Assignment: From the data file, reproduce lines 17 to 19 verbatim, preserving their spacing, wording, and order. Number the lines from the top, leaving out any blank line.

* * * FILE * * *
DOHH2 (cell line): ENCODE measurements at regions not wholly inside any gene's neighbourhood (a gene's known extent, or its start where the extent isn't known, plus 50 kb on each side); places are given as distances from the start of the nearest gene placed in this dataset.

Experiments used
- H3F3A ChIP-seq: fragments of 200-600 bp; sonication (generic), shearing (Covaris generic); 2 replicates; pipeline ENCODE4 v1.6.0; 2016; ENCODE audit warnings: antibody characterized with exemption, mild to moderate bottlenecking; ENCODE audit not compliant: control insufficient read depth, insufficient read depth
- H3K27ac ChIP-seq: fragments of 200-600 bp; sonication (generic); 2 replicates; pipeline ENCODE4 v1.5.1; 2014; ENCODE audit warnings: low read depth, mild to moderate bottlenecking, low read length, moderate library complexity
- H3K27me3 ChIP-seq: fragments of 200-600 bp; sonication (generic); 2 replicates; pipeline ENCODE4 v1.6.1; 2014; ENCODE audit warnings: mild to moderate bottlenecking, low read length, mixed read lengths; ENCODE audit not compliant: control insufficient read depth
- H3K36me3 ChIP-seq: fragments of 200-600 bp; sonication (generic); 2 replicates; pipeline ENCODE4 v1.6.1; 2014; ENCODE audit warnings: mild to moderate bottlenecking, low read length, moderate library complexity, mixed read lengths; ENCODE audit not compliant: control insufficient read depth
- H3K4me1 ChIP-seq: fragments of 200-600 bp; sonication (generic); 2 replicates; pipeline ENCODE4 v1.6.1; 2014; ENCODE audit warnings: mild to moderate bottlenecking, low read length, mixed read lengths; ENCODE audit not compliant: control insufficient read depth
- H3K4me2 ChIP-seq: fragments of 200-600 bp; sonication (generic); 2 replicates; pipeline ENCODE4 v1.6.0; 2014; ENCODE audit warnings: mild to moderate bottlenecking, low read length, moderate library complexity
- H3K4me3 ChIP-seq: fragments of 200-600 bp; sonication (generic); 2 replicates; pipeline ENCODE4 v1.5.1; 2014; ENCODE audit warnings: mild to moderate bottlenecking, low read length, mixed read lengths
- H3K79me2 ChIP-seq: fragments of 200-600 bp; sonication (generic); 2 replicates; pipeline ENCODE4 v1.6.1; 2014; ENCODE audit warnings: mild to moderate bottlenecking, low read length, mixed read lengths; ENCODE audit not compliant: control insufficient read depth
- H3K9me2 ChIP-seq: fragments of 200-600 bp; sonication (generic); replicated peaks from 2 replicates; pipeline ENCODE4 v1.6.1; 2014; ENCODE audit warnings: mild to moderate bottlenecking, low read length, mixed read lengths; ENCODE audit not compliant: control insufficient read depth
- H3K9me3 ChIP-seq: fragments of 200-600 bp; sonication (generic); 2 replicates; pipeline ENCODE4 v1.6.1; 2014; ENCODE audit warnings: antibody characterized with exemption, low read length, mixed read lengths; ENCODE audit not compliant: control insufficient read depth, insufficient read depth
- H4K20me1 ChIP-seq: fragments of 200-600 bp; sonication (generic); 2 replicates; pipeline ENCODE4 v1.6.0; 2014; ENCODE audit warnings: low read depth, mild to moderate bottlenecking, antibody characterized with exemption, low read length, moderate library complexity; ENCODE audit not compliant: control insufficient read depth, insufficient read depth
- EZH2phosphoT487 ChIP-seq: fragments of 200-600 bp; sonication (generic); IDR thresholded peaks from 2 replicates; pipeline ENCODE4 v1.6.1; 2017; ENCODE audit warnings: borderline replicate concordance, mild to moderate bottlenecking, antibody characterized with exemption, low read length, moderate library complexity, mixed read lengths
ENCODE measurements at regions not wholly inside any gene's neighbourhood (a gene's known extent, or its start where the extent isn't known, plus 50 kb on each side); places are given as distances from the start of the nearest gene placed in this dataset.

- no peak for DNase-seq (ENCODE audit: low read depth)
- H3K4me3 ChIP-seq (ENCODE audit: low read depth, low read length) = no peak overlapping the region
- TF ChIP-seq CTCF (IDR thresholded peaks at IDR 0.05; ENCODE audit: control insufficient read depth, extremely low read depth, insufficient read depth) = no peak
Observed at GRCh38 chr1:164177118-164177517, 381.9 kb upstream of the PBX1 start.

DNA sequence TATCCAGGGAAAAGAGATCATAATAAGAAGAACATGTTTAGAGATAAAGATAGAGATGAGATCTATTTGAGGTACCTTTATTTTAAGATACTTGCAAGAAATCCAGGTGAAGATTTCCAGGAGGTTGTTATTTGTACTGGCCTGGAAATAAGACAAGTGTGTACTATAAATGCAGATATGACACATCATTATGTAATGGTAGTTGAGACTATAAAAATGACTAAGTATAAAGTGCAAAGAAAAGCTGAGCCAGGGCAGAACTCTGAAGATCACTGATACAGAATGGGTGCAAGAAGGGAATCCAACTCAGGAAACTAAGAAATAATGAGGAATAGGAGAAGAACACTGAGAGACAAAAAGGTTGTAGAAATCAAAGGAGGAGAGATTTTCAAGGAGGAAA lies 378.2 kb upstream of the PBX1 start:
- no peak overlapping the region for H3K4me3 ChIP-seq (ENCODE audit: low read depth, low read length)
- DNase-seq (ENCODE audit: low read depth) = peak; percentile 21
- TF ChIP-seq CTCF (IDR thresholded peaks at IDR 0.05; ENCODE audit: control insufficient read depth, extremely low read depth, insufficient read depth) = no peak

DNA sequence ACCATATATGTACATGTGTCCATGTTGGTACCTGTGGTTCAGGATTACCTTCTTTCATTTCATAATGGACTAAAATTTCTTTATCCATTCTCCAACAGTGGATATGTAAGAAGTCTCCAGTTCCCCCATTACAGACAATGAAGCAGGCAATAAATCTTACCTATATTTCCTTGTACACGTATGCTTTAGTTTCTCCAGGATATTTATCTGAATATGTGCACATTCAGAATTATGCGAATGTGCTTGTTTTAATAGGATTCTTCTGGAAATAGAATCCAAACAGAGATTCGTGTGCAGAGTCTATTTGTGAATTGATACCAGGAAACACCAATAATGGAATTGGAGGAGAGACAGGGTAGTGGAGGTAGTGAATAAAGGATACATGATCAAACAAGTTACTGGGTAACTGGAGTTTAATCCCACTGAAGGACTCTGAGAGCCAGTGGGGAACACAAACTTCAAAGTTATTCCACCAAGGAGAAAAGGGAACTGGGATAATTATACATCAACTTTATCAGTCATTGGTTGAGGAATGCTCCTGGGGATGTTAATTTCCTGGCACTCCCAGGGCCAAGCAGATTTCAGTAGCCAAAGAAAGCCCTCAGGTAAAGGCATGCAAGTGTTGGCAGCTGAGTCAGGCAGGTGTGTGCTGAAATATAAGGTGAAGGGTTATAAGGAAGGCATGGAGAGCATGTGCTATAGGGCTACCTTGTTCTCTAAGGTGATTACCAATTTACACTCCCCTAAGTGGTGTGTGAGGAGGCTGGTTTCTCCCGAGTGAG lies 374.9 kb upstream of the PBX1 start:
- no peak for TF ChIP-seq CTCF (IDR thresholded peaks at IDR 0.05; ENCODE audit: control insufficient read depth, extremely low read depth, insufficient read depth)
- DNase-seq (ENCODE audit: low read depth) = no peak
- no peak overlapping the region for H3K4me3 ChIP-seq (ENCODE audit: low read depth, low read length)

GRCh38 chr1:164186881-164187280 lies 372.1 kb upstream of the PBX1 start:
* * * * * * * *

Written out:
- H3K4me3 ChIP-seq (ENCODE audit: low read depth, low read length) = no peak overlapping the region
- TF ChIP-seq CTCF (IDR thresholded peaks at IDR 0.05; ENCODE audit: control insufficient read depth, extremely low read depth, insufficient read depth) = no peak
Observed at GRCh38 chr1:164177118-164177517, 381.9 kb upstream of the PBX1 start.